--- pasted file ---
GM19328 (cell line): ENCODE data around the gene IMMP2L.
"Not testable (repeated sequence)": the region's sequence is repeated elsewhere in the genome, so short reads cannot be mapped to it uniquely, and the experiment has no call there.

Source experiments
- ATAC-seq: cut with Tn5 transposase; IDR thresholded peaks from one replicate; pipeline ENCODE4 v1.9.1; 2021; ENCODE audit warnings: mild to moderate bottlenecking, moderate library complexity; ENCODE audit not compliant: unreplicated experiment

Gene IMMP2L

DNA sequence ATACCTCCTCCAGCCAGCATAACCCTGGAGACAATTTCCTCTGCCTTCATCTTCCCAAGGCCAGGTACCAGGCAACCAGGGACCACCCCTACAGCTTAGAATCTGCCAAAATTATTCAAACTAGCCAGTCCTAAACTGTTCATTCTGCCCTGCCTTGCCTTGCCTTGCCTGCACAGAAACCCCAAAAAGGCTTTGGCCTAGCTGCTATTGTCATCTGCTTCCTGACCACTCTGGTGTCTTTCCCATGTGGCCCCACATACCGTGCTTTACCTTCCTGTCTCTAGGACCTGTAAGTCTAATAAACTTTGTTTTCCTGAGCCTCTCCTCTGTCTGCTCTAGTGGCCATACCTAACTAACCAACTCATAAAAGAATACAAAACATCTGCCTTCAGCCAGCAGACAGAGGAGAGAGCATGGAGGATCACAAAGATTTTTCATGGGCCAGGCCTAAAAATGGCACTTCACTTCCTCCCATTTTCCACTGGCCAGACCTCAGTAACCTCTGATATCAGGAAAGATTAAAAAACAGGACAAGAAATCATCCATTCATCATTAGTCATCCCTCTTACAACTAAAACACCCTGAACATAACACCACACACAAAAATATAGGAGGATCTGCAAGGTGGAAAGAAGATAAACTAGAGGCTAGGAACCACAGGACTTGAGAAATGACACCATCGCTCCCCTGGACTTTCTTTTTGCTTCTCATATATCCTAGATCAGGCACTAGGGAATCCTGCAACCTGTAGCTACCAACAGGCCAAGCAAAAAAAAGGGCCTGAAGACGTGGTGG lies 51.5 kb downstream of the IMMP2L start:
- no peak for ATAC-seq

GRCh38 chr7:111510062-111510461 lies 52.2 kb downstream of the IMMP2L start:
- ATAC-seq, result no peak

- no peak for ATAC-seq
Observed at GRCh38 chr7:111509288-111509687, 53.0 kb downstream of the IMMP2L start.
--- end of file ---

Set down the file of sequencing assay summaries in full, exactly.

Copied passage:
GM19328 (cell line): ENCODE data around the gene IMMP2L.
"Not testable (repeated sequence)": the region's sequence is repeated elsewhere in the genome, so short reads cannot be mapped to it uniquely, and the experiment has no call there.

Source experiments
- ATAC-seq: cut with Tn5 transposase; IDR thresholded peaks from one replicate; pipeline ENCODE4 v1.9.1; 2021; ENCODE audit warnings: mild to moderate bottlenecking, moderate library complexity; ENCODE audit not compliant: unreplicated experiment

Gene IMMP2L

DNA sequence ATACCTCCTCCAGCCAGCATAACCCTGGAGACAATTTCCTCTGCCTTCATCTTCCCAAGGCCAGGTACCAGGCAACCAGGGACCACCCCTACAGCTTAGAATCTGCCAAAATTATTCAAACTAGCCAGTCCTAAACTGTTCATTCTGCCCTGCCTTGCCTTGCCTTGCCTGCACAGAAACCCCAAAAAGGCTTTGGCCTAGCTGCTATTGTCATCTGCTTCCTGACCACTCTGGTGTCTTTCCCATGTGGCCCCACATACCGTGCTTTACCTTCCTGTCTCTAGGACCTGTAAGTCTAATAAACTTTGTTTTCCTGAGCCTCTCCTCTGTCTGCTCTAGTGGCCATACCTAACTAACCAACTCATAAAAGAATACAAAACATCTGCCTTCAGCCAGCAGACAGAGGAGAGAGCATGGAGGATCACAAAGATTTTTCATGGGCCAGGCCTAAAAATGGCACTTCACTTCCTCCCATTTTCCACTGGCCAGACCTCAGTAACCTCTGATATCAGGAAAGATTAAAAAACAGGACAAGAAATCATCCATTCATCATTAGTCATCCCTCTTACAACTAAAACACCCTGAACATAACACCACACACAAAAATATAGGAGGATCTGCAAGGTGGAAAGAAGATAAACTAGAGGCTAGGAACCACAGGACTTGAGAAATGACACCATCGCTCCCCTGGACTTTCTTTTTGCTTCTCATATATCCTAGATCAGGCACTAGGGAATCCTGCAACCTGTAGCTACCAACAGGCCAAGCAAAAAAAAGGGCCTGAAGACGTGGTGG lies 51.5 kb downstream of the IMMP2L start:
- no peak for ATAC-seq

GRCh38 chr7:111510062-111510461 lies 52.2 kb downstream of the IMMP2L start:
- ATAC-seq, result no peak

- no peak for ATAC-seq
Observed at GRCh38 chr7:111509288-111509687, 53.0 kb downstream of the IMMP2L start.